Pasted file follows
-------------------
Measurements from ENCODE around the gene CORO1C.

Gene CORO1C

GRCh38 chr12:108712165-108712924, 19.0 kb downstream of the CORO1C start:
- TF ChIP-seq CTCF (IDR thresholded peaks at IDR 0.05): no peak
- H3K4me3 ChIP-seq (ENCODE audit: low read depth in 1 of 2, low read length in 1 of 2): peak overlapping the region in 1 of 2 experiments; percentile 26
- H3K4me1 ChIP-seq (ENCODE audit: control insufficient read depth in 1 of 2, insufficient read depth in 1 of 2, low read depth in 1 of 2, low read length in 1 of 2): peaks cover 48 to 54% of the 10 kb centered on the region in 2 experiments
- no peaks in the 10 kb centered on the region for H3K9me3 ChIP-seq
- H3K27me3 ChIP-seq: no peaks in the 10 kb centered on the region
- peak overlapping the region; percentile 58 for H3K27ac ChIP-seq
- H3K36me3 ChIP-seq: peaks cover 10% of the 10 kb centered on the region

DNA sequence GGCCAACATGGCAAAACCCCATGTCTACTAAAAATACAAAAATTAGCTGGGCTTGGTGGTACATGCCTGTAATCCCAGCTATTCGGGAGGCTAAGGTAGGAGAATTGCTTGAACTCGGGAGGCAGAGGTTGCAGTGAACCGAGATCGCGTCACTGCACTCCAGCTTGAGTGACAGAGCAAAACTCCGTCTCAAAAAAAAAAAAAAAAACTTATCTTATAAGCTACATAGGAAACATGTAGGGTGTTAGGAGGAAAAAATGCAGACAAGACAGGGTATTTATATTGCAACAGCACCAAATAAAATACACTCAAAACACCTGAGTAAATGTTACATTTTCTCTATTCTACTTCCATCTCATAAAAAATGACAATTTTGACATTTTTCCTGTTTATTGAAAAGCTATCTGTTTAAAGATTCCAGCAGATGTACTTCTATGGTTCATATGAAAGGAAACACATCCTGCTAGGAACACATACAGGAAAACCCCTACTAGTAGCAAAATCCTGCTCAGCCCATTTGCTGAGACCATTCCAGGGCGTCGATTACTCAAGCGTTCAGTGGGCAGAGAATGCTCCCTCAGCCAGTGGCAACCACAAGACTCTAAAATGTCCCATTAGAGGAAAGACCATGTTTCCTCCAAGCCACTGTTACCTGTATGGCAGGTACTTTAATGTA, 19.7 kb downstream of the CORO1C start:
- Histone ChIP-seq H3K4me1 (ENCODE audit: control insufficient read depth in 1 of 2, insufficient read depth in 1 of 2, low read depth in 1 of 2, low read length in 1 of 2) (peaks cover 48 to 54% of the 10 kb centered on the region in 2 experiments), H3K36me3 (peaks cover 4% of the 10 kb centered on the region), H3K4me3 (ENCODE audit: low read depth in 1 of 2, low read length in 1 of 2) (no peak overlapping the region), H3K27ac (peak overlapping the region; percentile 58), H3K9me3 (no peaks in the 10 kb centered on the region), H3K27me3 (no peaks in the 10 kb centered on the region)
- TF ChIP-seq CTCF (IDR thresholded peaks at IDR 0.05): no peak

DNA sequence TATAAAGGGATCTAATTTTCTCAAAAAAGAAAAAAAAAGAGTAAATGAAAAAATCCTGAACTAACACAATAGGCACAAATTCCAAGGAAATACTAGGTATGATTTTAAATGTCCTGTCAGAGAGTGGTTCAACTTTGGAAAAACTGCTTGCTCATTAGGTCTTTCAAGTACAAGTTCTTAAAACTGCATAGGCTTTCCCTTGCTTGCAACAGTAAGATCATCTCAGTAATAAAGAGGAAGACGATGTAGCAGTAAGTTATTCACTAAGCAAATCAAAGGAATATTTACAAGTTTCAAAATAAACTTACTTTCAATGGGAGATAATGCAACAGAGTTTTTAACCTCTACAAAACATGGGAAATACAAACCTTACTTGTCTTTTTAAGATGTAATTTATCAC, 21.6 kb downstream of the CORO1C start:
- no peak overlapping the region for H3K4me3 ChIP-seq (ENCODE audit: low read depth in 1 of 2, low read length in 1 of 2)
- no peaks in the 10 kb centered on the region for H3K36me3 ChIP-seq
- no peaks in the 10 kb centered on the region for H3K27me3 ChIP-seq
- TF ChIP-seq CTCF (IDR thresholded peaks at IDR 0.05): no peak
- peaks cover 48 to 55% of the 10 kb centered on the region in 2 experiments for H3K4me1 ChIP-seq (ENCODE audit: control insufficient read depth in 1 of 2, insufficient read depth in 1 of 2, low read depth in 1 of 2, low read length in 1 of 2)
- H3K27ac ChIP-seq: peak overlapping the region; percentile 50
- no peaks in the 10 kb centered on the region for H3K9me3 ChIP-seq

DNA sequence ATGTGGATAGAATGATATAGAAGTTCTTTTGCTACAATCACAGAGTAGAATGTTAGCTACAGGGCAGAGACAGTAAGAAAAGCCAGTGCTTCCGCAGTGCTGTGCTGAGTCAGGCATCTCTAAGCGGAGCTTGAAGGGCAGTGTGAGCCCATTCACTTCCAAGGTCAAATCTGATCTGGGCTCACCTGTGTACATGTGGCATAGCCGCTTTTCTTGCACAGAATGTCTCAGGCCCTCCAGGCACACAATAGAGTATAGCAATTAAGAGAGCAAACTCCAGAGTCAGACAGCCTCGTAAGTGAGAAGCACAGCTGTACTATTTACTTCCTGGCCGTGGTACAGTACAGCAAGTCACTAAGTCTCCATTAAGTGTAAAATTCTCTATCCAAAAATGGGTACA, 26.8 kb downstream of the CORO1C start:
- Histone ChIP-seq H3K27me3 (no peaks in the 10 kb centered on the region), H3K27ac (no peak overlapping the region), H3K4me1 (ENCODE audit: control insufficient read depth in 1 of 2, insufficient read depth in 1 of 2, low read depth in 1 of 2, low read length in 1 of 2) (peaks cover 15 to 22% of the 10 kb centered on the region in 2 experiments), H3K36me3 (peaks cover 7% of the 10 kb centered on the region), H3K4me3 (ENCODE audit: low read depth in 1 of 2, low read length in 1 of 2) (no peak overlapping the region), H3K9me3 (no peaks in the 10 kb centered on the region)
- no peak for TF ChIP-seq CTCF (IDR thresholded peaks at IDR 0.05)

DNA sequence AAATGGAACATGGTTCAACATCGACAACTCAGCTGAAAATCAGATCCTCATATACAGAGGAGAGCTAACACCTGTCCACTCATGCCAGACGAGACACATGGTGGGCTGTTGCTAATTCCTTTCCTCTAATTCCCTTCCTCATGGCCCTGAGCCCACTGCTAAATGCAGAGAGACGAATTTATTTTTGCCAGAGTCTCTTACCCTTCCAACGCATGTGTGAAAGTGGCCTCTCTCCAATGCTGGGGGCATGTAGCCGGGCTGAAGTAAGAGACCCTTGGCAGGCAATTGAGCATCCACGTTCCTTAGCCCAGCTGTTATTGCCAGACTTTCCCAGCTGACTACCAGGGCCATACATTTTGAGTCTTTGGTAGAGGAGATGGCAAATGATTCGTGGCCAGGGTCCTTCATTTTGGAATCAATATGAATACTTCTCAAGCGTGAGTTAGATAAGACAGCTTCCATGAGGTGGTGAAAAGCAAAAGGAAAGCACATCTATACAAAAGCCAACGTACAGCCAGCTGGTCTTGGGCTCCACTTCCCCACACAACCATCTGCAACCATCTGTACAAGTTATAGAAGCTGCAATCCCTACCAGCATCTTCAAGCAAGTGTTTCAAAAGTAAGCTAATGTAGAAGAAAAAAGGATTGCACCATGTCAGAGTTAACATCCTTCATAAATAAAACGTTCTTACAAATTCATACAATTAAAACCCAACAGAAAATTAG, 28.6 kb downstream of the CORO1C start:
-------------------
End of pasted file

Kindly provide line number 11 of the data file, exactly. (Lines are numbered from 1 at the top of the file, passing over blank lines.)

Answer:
DNA sequence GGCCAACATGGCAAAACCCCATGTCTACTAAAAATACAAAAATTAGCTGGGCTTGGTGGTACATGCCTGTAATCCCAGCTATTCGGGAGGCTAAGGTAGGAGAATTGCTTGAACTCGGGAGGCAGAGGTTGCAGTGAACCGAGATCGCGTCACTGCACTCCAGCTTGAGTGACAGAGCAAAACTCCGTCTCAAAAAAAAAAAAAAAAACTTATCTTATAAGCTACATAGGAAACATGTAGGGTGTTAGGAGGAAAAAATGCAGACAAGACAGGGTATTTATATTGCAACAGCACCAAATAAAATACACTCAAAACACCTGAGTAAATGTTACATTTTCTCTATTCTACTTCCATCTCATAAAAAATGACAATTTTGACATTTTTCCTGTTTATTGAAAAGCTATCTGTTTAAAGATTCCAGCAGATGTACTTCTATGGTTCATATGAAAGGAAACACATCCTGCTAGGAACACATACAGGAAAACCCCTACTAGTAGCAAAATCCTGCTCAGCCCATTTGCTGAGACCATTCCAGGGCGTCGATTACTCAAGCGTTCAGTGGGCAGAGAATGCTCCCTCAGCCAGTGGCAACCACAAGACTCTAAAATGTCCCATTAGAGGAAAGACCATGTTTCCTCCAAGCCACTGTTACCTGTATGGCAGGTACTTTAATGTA, 19.7 kb downstream of the CORO1C start: